David Weinreb, the chief executive officer of Howard Hughes, told Commercial Observer in a sit-down interview, “If there were $100 million in savings that we weren’t putting forward, that could be reflected in the height of the building. Conversely, if the community wanted an additional $100 million in benefits, the building would need to go taller.”

Mr. Lewis believes that the grounds for approving the tower, the generous benefits package, are misguided.

“You don’t have to build a skyscraper to rebuild a city street. We don’t have to build a giant 50-story building for luxury condominiums to maintain a cultural institution or repair the pier,” he said. “We need to pay for upkeep of our waterfront. We need to pay for this like we pay for anything else—not through a skyscraper.”

Ms. Brewer agrees. “You look first at what you want first in terms of zoning because otherwise, it doesn’t feel like it’s a project that has what the community wants,” she said. “You work on what you want for the area first. I don’t start with community benefits agreements ever, ever, ever.”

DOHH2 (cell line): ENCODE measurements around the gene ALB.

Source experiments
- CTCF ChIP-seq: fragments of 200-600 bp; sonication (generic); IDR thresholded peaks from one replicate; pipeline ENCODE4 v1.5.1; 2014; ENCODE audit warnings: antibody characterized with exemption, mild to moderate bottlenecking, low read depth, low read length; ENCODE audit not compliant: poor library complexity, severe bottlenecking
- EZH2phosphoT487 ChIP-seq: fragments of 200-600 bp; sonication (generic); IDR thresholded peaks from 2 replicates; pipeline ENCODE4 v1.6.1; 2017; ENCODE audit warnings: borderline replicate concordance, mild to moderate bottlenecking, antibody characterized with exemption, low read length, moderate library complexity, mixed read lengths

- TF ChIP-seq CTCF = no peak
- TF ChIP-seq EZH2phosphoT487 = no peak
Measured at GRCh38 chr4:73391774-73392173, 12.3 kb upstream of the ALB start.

But it’s indisputable that the seaport’s piers and structures are decrepit and to date, have not been adequately cared for by the city. Howard Hughes estimates it will cost $64 million to replace and upgrade the piers. In addition, it assumes it will cost $54 million to restore the Tin Building and move it out of the floodplain and $53 million to extend the East River Esplanade, now a disjointed, often dangerous path, through the Seaport and to the Brooklyn Bridge.

When asked about the $300 million in community benefits Howard Hughes has repeatedly stressed in its marketing campaign, Ms. Chin was skeptical. “I’m not even sure that the amount that they’re talking about is realistic,” she said. “They have not shown us exactly … how they itemize it out.”

She was also was skeptical of Howard Hughes’ commitment to affordable housing. “They talk about affordable housing. What they’ve shown us is almost $1 million a unit. A million dollars for affordable housing? That’s not right. I don’t know where they got that number.”